Other Albanian migrants disappear and work illegally in the UK, before returning home, according to Mr O’Mahoney.

Albanians can apply to enter the UK with a visa for tourism, business or study.

In 2022, the UK received 31,965 visitor visa applications from Albanian citizens and granted 22,359 of them, according to Home Office figures.

Again this looks more like a criminal business model. An all-out war on the people smugglers would probably have a better outcome.

What makes migrants leave Albania?

On 7 December 2022, Qirjako Qirko – the Albanian ambassador to the UK – told MPs that some Albanian migrants come to the UK to seek out business opportunities. He also claimed that some “pretended” to be victims of modern slavery.

Speaking before the same committee of MPs, Balkans expert Andi Hoxhaj estimated that around 40% of people leave Albania for “economic opportunities”.

Three decades after the collapse of Enver Hoxha’s dictatorship and the opening of Albania’s borders, about 60% of the country’s adult population wanted to leave, according to a Gallup poll published in December 2018.

They cited corruption, low salaries, poor working conditions and a low quality of life as their main reasons.

The median net annual household income in Albania was just €1,997 (£1,720) in 2018, according to the latest available figures from Eurostat, while in the UK it was €21,464 (£19,144).

Albanian’s youth unemployment (people aged 15-29) is 20%.

Albania has applied for EU membership and negotiations for this opened in July 2022.

Currently, Albanian citizens can enter the EU visa-free and stay for up to 90 days in any 180-day period as tourists – but they do not have an automatic right to work, study or live there.

When it comes to refugees the EU are not the good guy’s either.

A leaked report on EU pushback shows thousands of migrants drowned.

EU border agency Frontex covered up illegal migrant pushbacks, says the report.

Frontex coordinates search-and-rescue and border interception operations on behalf of the 27 EU countries, however, a leaked report has shown senior staff at EU border agency Frontex were involved in covering up the illegal pushbacks of migrants from Greece to Turkey in violation of their “fundamental rights”, a report has concluded.

The report — from OLAF, the EU’s anti-fraud watchdog — said top managers committed “serious misconduct and other irregularities” in covering up pushback incidents, not investigating them or handling them correctly. Names within the report were redacted.

“In doing so, they hindered the capacity of Frontex to fully comply with its responsibilities, namely ensuring the protection and promotion of fundamental rights,” the report read.

DER SPIEGEL has already revealed most of these transgressions in joint research conducted together with Lighthouse Reports. With its report, however, OLAF, an EU authority, is now officially establishing the breaches of law and misconduct, documenting some pretty shocking details along the way.

Investigators have taken 129 pages to document the involvement of Frontex, the EU’s border agency, in the illegal activities of the Greek Coast Guard. Border guards systematically dump asylum-seekers adrift at sea in the Aegean – either in rickety boats or on inflatable life rafts. The investigators reviewed private emails and WhatsApp messages from Fabrice Leggeri, the former head of Frontex, and his team. They interviewed witnesses and seized documents and videos.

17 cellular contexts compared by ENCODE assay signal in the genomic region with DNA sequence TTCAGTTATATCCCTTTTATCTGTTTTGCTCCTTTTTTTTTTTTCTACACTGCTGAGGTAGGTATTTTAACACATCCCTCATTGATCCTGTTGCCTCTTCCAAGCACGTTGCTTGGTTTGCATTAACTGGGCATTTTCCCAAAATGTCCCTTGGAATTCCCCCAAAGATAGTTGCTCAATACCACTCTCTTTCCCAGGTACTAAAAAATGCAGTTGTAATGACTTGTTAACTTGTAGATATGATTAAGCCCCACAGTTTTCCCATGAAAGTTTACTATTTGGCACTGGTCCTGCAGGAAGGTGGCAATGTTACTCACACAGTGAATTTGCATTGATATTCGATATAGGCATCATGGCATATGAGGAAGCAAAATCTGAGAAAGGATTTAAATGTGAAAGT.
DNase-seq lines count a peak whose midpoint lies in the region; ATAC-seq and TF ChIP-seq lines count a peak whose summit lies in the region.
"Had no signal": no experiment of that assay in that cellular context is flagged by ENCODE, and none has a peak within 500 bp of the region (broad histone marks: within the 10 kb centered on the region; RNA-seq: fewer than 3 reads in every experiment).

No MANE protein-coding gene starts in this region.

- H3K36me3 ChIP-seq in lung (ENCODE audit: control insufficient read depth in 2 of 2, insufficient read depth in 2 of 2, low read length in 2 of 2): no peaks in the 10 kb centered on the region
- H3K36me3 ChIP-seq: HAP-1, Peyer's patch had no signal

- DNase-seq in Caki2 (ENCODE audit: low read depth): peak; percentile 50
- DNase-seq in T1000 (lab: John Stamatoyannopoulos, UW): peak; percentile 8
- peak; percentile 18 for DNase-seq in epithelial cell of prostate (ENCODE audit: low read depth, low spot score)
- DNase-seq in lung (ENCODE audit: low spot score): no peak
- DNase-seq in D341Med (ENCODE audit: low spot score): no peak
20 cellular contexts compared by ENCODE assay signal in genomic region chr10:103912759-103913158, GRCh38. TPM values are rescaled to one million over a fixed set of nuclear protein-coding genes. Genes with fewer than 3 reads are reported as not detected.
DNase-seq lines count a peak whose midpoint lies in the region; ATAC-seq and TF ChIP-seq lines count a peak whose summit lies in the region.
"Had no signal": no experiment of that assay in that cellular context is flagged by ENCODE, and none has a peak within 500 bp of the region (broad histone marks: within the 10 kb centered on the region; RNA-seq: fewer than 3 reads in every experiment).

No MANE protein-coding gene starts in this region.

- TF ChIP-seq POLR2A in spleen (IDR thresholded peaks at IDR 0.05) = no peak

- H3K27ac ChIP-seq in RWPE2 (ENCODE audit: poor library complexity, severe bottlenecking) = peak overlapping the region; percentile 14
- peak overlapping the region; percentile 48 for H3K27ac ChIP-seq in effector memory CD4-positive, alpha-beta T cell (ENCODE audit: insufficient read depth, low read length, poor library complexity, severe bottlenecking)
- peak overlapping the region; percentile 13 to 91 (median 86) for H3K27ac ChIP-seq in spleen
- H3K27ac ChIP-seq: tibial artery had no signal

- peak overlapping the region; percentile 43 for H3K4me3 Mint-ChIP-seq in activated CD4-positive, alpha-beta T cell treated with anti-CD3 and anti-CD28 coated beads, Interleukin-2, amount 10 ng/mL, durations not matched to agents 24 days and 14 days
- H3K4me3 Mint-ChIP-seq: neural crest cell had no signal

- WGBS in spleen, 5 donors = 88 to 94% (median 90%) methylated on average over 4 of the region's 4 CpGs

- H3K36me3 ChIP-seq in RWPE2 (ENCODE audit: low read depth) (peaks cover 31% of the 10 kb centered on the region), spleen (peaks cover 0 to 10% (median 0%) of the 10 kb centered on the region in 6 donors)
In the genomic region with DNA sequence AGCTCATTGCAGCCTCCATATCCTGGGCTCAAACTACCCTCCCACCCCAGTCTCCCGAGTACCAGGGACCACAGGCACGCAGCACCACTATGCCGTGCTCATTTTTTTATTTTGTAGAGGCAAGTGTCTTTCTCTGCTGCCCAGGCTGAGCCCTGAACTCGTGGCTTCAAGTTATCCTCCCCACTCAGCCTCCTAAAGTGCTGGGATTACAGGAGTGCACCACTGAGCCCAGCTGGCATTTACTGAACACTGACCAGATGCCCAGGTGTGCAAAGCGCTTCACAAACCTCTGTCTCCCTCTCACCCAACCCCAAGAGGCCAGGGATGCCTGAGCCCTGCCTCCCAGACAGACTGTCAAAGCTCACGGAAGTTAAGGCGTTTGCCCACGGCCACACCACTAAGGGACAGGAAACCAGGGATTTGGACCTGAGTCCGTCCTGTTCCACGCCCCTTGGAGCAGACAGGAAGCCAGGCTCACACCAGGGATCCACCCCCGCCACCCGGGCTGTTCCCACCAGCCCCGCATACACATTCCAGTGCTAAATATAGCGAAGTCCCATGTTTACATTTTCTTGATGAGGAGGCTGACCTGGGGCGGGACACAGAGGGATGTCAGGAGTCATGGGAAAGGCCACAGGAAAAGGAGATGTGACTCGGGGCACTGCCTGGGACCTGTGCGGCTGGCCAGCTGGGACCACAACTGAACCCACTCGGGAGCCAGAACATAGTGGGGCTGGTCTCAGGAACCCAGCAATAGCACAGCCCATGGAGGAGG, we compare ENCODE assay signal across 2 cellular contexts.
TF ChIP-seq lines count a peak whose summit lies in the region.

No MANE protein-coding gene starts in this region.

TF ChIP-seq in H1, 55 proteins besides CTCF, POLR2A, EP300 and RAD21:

OLAF investigators poured over information from open sources and media reports, sought documents from Frontex and the European Commission and interviewed 20 witnesses to investigate accusations of possible involvement or covering up of illegal pushbacks and accusations of misconduct or irregularities.

Pressure on European Commission Grows

The Olaf report also raises questions about the European Commission, which each year transfers millions of euros to Athens. The money is earmarked to help the Greeks manage migration according to EU law – not for abandoning people in life rafts without motors on the open sea.

Numerous media outlets revealed the illegal practice of pushbacks of refugees  at Europe’s external borders to the public many months ago, but the Greek government has nonetheless dismissed the reports as “fake news.”

At the same time, the OLAF report shows how Frontex, the European border agency, has been complicit in these egregious human rights violations.

“We are looking at 43,000 toddlers, women and men who were kidnapped by European agents from safety in EU territory. 35,000 abandoned at sea to drowned by Frontex and Greece in 2.5 years, with the full support of the commission and all member states,” said Omer Shatz and Iftach Cohen from Front-Lex, who is taking the agency to court in response to the allegations and report.

In a classified EU report on Frontex, the EU Border and Coast Guard Agency details serious allegations of cover ups of human rights violations in EU member states by the agency and its staff.

The report, more than 120 pages long, is the result of a months-long investigation and a score of witness interviews by Olaf, the EU anti-fraud agency. The findings, in part, led to the dramatic resignation of Frontex executive director, Fabrice Leggeri, in April this year. Until now the classified document has been available only to members of the European Parliament under strict conditions.

German freedom of information specialists Frag Den Staat, Lighthouse Reports and Der Spiegel, to whom the report was leaked, has now published the document in full, citing reasons of public interest, particularly for the European taxpayer, whose taxes help to fund the agency.

Without a doubt, the EU are under pressure and its system is simply not working either.

Some 4.8 million people were registered as temporary protection seekers by the UN Refugee Agency through early December, mainly in the eastern European Union: Poland, Germany, the Baltics, Romania and Slovakia. Depending on the course of the war, next year could see even bigger numbers.

The bloc faces the biggest refugee crisis since World War II, EU Home Affairs Commissioner Ylva Johansson said in Brussels in mid-December, adding that together Europe would continue to support people.